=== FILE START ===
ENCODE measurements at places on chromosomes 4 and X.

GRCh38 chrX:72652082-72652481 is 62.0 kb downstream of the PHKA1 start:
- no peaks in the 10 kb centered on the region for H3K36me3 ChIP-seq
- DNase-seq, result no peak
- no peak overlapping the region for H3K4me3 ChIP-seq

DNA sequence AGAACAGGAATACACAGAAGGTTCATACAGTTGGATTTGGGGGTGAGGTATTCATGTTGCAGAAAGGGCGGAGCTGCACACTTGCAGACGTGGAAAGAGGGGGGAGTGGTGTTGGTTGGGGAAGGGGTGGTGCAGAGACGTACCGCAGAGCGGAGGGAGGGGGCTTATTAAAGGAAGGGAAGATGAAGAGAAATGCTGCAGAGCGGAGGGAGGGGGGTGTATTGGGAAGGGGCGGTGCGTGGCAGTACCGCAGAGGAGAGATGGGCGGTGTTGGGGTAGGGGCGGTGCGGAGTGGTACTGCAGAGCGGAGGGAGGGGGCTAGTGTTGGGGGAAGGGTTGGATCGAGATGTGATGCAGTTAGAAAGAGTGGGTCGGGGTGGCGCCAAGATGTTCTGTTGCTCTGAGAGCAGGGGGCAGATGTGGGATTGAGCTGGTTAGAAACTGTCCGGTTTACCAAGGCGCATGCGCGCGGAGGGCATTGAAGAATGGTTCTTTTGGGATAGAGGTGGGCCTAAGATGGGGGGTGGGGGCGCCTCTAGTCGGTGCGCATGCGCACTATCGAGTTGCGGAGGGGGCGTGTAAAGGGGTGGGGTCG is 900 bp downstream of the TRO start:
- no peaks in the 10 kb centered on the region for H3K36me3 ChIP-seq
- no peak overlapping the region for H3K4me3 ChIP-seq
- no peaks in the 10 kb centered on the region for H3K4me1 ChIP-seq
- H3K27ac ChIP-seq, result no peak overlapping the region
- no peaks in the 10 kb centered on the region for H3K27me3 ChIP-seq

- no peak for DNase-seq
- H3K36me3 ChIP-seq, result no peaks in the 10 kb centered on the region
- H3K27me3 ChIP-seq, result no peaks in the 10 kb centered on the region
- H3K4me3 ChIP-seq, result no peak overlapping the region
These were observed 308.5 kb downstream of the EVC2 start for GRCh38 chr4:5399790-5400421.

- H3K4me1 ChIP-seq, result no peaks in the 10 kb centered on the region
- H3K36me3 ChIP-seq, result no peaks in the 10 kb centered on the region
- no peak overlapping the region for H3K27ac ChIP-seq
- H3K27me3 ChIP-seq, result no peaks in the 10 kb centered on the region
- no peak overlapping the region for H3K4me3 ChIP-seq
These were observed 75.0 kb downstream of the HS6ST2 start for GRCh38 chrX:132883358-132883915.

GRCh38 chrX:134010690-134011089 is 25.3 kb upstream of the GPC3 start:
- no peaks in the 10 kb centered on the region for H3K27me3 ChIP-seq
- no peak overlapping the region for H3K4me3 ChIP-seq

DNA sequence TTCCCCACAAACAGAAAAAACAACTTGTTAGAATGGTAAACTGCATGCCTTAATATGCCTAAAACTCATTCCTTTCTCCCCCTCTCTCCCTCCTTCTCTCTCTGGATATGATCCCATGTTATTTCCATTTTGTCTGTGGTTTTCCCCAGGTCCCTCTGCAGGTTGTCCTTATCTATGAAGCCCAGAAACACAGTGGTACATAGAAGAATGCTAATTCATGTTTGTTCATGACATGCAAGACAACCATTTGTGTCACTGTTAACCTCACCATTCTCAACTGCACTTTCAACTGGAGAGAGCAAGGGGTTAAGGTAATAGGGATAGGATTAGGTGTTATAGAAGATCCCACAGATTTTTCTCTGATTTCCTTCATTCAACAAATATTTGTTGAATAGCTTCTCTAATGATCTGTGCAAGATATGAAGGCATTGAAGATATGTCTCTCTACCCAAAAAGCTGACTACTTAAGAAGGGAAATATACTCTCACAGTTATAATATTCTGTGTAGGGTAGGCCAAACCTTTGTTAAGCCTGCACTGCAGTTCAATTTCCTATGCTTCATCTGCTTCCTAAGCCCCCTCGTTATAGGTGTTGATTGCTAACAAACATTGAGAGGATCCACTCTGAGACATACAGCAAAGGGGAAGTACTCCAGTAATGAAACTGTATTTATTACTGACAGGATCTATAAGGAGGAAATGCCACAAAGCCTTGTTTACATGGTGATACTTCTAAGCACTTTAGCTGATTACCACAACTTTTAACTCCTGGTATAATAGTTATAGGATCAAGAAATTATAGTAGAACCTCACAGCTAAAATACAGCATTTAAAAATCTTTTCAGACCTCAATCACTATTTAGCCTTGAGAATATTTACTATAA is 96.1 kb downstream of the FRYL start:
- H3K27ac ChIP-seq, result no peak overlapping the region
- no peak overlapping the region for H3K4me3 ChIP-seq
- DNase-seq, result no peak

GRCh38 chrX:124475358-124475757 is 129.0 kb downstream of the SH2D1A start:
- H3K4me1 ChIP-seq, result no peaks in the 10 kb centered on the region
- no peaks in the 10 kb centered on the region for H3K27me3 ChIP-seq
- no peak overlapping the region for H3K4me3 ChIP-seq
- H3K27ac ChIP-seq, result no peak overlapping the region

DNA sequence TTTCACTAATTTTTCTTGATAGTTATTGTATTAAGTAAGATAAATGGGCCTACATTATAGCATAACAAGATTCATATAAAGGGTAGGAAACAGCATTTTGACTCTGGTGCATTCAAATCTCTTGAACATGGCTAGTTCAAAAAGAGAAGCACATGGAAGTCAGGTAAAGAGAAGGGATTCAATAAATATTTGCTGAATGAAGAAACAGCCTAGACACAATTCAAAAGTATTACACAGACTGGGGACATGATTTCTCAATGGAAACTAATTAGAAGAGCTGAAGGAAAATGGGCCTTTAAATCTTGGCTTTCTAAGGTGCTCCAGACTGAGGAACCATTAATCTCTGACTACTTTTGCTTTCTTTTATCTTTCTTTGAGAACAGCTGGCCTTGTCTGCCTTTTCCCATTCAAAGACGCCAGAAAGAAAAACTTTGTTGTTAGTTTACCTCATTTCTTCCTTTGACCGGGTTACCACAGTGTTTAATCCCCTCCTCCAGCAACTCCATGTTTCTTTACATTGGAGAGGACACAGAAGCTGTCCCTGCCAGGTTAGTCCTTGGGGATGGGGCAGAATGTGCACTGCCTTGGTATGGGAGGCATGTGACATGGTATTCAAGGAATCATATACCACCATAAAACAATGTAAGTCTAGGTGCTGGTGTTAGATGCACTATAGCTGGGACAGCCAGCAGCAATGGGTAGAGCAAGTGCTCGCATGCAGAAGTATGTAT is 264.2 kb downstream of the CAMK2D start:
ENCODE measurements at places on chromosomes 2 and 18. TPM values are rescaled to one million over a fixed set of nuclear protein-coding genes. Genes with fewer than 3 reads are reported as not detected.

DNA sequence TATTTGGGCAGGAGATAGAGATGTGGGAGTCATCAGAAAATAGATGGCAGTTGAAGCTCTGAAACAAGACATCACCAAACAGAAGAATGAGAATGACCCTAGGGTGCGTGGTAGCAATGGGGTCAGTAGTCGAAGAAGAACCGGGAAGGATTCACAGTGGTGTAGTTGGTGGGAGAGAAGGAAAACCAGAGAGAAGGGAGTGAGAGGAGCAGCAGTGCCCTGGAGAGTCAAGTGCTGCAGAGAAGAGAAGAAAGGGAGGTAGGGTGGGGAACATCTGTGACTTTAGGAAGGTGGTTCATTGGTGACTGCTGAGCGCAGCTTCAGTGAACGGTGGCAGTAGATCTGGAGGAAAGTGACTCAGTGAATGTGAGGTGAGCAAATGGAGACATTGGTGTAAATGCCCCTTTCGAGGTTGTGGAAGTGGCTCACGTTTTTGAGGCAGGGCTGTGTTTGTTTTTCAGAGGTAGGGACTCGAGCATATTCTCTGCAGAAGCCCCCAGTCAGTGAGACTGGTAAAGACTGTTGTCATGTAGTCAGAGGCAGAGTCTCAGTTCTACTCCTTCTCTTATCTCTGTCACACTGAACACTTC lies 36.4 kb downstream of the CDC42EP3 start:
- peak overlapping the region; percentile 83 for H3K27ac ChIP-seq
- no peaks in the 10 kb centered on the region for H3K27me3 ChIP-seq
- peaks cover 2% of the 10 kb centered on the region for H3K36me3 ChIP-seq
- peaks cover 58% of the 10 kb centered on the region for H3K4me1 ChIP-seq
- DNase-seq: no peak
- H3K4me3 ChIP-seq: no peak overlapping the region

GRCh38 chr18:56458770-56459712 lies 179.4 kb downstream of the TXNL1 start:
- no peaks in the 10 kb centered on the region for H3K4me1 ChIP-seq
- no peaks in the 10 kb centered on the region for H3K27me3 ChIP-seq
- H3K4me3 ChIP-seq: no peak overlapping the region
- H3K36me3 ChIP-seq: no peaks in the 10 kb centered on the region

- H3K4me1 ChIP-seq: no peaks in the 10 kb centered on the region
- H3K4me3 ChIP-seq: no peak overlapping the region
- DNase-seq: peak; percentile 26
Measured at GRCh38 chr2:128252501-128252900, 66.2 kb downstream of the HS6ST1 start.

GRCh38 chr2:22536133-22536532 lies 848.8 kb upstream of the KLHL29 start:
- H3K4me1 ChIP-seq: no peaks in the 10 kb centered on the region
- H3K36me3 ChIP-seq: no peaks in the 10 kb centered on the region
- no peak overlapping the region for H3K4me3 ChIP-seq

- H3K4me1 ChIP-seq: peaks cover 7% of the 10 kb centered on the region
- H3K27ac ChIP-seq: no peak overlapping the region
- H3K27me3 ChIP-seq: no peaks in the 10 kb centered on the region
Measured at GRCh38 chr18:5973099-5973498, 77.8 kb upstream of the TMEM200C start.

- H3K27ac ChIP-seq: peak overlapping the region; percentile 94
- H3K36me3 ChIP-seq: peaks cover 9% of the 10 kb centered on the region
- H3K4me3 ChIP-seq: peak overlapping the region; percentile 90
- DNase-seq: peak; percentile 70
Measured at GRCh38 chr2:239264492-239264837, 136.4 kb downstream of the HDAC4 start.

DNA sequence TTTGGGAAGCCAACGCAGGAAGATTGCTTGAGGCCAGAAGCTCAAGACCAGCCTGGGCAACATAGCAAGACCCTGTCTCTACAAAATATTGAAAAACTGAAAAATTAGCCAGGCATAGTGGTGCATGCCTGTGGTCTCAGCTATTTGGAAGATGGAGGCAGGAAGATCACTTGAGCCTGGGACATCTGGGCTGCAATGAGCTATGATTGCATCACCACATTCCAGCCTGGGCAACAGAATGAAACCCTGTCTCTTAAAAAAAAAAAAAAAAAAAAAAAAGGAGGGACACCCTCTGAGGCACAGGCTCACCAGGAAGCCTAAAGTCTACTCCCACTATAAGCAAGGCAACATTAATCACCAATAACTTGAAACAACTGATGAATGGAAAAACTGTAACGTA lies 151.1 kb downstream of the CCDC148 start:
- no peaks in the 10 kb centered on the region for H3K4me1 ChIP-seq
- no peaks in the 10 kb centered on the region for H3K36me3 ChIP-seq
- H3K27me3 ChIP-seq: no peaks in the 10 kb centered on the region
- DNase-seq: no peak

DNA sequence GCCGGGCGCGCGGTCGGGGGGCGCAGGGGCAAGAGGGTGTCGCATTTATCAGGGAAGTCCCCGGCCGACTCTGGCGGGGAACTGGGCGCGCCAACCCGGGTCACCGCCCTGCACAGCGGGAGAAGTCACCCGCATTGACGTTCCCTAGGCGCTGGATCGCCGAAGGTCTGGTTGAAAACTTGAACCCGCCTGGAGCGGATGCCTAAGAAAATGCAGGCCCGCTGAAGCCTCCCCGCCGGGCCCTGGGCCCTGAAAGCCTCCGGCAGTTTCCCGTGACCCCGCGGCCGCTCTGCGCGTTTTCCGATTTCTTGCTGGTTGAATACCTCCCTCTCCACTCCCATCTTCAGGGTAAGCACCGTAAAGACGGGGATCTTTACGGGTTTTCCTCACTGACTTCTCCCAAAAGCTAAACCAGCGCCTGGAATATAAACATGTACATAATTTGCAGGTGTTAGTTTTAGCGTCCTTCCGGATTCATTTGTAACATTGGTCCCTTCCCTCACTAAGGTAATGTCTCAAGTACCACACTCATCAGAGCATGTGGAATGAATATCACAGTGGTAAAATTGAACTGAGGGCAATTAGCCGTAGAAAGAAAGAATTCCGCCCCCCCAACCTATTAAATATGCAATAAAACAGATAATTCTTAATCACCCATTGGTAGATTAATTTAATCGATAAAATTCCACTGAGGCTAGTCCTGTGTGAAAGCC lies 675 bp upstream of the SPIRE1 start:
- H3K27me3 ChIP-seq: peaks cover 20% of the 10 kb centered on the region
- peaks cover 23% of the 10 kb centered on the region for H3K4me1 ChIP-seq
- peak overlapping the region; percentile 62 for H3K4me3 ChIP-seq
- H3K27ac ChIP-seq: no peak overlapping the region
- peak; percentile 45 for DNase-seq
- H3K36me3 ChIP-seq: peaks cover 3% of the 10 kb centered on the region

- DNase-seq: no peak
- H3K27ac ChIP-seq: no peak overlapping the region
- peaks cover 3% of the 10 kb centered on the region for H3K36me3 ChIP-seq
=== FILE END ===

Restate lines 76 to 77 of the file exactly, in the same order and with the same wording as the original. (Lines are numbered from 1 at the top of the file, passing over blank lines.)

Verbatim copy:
- peak; percentile 45 for DNase-seq
- H3K36me3 ChIP-seq: peaks cover 3% of the 10 kb centered on the region